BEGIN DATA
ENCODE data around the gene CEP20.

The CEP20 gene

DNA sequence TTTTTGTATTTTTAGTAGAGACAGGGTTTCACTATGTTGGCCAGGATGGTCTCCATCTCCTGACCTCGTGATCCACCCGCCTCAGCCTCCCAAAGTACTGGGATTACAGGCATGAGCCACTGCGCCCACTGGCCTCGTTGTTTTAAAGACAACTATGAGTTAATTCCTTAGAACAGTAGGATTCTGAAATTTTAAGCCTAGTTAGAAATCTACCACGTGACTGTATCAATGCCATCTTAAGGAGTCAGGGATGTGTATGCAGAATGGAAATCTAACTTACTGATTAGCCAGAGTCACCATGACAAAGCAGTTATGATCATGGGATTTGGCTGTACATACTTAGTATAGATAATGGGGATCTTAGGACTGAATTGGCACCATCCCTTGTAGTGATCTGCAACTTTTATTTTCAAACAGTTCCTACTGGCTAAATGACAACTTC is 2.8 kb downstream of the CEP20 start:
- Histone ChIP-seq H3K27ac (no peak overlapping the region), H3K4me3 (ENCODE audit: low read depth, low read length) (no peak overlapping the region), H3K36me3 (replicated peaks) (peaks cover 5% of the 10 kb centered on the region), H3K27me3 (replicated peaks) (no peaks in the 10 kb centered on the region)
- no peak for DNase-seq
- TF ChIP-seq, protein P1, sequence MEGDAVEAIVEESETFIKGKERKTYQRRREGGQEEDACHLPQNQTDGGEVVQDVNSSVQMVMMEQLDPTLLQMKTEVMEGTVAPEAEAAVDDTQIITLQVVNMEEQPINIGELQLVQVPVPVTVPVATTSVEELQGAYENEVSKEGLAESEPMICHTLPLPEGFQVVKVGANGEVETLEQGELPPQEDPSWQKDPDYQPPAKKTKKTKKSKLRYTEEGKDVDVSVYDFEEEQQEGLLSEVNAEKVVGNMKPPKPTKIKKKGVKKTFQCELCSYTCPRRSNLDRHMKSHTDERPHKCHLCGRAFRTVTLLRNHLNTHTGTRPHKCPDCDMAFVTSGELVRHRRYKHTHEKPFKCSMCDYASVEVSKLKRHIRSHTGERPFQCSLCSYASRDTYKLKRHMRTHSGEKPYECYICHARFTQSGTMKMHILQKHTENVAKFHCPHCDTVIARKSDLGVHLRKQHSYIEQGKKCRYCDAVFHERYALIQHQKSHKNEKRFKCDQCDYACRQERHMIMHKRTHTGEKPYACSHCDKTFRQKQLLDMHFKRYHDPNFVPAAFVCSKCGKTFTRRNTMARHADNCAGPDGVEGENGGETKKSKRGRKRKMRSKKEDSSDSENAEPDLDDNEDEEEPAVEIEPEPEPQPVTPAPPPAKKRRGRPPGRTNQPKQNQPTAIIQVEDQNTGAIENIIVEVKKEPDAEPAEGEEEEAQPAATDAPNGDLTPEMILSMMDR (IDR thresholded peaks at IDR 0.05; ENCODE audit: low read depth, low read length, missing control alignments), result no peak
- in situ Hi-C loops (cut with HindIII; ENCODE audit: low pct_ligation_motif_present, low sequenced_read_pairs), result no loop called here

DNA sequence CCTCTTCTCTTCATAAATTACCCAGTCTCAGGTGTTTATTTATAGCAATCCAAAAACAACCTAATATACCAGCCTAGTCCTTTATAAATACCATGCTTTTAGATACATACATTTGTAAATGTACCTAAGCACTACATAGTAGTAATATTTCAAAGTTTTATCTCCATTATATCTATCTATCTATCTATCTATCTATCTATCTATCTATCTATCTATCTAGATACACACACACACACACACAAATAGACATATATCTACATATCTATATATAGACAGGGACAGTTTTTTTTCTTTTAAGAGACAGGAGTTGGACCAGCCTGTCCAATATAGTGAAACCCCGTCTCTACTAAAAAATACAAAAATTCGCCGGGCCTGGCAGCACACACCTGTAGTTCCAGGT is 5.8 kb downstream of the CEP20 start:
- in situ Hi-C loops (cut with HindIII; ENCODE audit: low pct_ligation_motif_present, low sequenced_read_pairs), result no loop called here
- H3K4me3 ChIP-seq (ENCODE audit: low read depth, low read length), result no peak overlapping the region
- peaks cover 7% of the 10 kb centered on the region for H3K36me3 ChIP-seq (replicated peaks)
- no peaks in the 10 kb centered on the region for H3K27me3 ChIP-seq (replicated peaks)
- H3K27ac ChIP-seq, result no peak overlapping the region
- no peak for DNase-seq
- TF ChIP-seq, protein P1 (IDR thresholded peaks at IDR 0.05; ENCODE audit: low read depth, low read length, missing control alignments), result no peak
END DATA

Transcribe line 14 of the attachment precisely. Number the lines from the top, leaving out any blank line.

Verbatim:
- no peak for DNase-seq